It would be really nice to be able to tell a family that I told a student to do X, Y, and Z, and because of that, she got into Stanford, and therefore my advice = good advice. But it’s never that black and white. In thinking about how to answer this question, I realized that I don’t actually give families advice. I give them information. I clarify what the options are, how those decisions will be viewed in the context of their college applications, and let them make the choice that is right for them, academically and personally.
For example, if a student asks me whether they should take AP US History or regular US History, there is no one right answer. If that student’s dream is to attend a highly selective college, I would tell her that the most selective schools will expect you to take the most rigorous courses. If she’s doing well in history this year and wants more of a challenge, she might decide to take the AP class.
If that student knows that the homework load attached to AP US History would force him to quit playing on the soccer team, which is his absolute favorite part of high school, he might choose to take the regular class.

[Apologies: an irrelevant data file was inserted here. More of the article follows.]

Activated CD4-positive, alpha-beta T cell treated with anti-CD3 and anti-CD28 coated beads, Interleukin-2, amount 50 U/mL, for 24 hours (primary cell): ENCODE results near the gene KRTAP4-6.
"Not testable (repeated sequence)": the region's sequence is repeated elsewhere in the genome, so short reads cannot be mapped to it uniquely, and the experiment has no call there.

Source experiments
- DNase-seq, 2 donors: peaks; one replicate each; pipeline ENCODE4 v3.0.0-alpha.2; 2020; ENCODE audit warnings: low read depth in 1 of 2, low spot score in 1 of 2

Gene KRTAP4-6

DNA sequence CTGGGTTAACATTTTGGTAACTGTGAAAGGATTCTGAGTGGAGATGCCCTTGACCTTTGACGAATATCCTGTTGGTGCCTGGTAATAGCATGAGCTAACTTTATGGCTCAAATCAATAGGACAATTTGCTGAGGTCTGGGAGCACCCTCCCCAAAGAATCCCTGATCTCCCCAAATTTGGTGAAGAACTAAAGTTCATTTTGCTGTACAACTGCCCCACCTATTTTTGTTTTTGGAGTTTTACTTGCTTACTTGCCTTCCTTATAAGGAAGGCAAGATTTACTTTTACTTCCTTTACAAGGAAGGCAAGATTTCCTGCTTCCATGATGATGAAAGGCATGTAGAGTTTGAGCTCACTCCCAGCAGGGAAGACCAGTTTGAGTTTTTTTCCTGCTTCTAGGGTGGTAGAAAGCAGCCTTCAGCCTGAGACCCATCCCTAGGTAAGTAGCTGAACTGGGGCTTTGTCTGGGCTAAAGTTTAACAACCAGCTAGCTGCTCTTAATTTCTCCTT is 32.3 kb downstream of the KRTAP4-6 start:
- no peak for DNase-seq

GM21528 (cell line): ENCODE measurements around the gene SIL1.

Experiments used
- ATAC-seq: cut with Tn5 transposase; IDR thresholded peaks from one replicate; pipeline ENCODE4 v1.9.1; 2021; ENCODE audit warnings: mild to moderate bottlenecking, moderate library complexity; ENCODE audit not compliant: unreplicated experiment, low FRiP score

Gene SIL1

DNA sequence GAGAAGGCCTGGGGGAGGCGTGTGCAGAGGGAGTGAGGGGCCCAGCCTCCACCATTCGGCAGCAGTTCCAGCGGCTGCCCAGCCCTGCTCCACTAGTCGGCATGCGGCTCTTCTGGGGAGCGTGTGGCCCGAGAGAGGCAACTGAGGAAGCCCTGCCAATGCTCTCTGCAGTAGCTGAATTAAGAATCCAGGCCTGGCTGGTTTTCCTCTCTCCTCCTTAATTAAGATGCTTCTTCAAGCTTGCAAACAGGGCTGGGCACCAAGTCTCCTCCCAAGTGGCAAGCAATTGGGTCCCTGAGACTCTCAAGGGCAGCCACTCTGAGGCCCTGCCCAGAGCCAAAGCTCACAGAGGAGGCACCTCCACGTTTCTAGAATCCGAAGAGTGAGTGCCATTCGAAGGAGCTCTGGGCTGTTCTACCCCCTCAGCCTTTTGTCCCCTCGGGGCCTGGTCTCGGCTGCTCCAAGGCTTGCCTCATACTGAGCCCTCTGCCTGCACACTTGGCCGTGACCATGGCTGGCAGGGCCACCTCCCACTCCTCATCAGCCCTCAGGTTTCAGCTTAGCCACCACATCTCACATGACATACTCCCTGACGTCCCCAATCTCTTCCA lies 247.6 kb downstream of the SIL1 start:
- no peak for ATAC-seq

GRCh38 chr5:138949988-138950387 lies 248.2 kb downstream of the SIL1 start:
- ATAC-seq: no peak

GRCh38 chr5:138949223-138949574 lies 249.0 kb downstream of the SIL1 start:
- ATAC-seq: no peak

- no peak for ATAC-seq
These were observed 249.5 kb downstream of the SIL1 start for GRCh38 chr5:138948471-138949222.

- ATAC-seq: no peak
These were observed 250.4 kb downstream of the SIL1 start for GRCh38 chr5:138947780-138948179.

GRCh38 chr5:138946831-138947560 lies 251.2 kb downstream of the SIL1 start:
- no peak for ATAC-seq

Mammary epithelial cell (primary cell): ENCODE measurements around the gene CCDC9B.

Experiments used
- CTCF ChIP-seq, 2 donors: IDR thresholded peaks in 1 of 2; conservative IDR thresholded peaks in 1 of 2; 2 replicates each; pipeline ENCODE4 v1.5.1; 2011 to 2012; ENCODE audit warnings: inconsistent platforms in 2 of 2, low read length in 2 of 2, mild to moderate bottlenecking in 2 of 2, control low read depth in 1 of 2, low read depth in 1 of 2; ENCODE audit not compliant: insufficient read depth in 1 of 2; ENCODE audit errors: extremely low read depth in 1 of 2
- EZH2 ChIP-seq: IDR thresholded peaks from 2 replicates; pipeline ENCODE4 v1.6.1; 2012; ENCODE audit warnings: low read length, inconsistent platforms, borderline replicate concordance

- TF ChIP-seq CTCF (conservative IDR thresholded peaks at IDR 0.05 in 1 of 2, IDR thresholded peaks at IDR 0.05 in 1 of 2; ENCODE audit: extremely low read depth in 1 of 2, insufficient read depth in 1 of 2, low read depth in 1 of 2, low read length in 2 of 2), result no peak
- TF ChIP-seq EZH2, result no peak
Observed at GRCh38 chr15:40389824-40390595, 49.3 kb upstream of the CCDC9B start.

If that student is completely devoted to science, and is doing independent projects and experiments in her garage for fun, and history is a special form of torture for her, she might decide to take the regular class.
If that student is obsessed with Hamilton and Ken Burns’s documentaries, and makes his family visit the Pearl Harbor Memorial on vacation, he might decide to take the AP class.
Every time I talk my students through an important decision, like choosing their classes for next year, figuring out whether to take the SAT again, or deciding which college to attend next year, I show them the fork in the road. I try to show them as far down each path as I can so they will have a better understanding of the consequences of each choice, the results of each choice. I try to give them context for how colleges are using this information, and how each option will impact their applications. I try to ask the kinds of questions that will get them thinking about the issue in a different way. And then I let them choose.